- “Thank you for your interest, but as a general rule, I do not do sponsored posts.”
- “I have a previous commitment on the 23rd, so I won’t be able to make it out to New York that day, but perhaps I can join by Zoom instead?”
Those are all real-life examples.
I have said no to important business meetings that required travel if it didn’t work for me and my family.
I have said no to dinner with friends because of previous commitments.
I have said no to meetings even as “early” as 3:30 pm because I knew it would mess up the rest of my day.
When you set ground rules, and you get some practice, saying “no” eventually becomes quite easy.
And since I’ve only thrown out a few ways to say no, I’d like to point out Kurtis @ Delve into Money came up with 23 additional ways that you can say “no” (you may need to click into the tweet to see the entire thread):
Famous Quotes About Saying “No”
But don’t take my word for it. The power of saying “no” cannot be underscored, and these famous quotes really take it home:
Don’t say maybe if you want to say noRyan Holiday
We need to learn the slow ‘yes‘ and the quick ‘no‘Warren Buffett
Saying no can be the ultimate self-careClaudia Black
Saying no to something is actually much more powerful than saying yesTom Hanks
Saying ‘No’ does not always show a lack of generosity and that saying ‘Yes’ is not always a virtue.Paulo Coelho
It’s only by saying “no” that you can concentrate on the things that are really important”Steve Jobs
You can say no with respect, you can say no promptly and you can say no with a lead to someone who might say yes. But just saying yes because you can’t bear the short-term pain of saying no is not going to help you do the work.Seth Godin
Only once you give yourself permission to stop trying to do it all, to stop saying yes to everyone, can you make your highest contribution towards the things that really matter.Greg Mckeown
The Power of The “No”
Saying “no” doesn’t have to be hard. It shouldn’t be hard.
Putting together your I won’t do this list is a great first step.
Then you need to start saying “no” to all those other things in life that are bogging you down, or that you simply do not have the mental energy for.
Not everything is easy to say “no” to, but if you can create some automatic no’s, then you’ve got a great starting point.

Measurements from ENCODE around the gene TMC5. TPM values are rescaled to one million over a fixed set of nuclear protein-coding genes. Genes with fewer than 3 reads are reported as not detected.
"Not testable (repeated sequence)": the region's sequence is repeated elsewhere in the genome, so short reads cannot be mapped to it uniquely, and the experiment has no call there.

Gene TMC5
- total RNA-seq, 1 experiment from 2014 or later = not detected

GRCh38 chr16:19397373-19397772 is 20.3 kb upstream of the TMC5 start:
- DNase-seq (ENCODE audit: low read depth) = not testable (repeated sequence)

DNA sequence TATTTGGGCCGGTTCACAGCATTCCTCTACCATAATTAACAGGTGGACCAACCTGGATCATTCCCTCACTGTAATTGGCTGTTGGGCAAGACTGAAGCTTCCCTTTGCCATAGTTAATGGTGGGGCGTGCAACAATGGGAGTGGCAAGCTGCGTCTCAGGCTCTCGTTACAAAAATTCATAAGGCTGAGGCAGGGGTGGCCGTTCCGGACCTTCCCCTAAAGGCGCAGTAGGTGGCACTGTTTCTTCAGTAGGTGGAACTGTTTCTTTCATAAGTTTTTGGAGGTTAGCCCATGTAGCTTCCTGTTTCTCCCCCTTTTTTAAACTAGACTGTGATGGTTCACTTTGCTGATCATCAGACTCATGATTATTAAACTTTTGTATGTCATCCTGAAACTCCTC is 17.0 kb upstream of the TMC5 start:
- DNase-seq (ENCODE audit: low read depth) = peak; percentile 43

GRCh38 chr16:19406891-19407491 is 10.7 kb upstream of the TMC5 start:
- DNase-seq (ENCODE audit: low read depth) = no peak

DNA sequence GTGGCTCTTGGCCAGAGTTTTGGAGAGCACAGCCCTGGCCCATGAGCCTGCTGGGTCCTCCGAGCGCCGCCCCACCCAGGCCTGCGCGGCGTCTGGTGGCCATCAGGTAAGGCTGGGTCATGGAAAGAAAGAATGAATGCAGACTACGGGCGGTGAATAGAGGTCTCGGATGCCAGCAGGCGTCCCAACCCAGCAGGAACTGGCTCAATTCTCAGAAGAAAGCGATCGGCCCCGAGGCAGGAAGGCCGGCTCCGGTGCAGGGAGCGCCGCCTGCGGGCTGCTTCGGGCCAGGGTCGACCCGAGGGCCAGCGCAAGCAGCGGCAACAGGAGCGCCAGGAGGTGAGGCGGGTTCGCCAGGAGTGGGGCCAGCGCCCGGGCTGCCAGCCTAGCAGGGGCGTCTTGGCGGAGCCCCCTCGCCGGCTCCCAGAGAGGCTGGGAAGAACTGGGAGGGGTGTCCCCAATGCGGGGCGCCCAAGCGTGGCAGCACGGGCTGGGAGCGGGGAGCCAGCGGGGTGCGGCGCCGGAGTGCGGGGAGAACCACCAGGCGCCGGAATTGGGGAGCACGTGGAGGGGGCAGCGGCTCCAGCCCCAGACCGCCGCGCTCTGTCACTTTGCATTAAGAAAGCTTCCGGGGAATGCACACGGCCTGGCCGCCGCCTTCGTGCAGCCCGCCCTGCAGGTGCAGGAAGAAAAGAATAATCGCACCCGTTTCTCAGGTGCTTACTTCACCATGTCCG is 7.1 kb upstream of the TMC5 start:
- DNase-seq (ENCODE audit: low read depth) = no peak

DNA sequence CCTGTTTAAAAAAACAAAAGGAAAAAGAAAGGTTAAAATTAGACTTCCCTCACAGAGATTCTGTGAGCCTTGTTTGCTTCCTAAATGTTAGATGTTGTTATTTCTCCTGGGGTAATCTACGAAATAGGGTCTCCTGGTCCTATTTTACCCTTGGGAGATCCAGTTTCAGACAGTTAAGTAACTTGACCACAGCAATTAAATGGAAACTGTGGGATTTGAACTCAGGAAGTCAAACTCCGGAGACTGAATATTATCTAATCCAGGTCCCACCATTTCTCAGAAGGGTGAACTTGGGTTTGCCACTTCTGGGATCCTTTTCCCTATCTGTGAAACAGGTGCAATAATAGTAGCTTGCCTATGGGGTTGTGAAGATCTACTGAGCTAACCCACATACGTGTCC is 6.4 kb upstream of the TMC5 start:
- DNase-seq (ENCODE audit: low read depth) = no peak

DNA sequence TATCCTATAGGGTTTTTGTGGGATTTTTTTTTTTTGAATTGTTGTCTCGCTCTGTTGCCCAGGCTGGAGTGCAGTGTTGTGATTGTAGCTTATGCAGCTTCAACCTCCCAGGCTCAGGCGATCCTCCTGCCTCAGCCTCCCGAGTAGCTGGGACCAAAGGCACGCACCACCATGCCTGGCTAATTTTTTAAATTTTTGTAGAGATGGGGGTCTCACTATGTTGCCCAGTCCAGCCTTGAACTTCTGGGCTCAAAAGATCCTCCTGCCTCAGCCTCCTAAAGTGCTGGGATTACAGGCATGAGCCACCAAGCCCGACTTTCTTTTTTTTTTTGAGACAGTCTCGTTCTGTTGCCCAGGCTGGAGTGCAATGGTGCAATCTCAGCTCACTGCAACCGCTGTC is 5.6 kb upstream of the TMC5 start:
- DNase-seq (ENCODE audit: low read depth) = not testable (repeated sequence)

Then you only need to follow the rules of saying no:
- be polite
- get straight to the point
- offer an alternative (if you can offer one)
Knowing what you won’t do, and saying “no” opens you up to the rare opportunities that you really want to say “yes” – a new business partnership, a new job, a new friend, a dream vacation, etc.
These are your “Hell yeah!” moments. When you have them, you know that these are the things that you really do want to be doing.
And they are only made possible by saying “no”.
In my current FIRE life with periodic work (on my schedule, on my terms), I have followed and much appreciated your advice of “hell yeah, or no.” Now, I will make an absolute no list as well.
As always, really value your posts.
Thanks Peter! How did your “no list” work out? Would love to see it!
Thanks for sharing your “No List”. This concept is very powerful. I’m curious how often will you come back and revisit this list?
Well, I will definitely keep adding to it as things come up that I realize should be automatic “No’s” – whenever it happens I’ll drop it onto the list. Otherwise, I like to review my lists of any kind periodically, at least semi-annually, key times being around the new year and my birthday which is over the summer…
Hold on, this is actually what I need: “The automatic NO” list! Thank you for the inspiration!
You are welcome!
I like this perspective, have a hard list of no’s would simplify so much more. Thank you for sharing!
Sure thing. Let me know how your hard list shakes out when you put it together!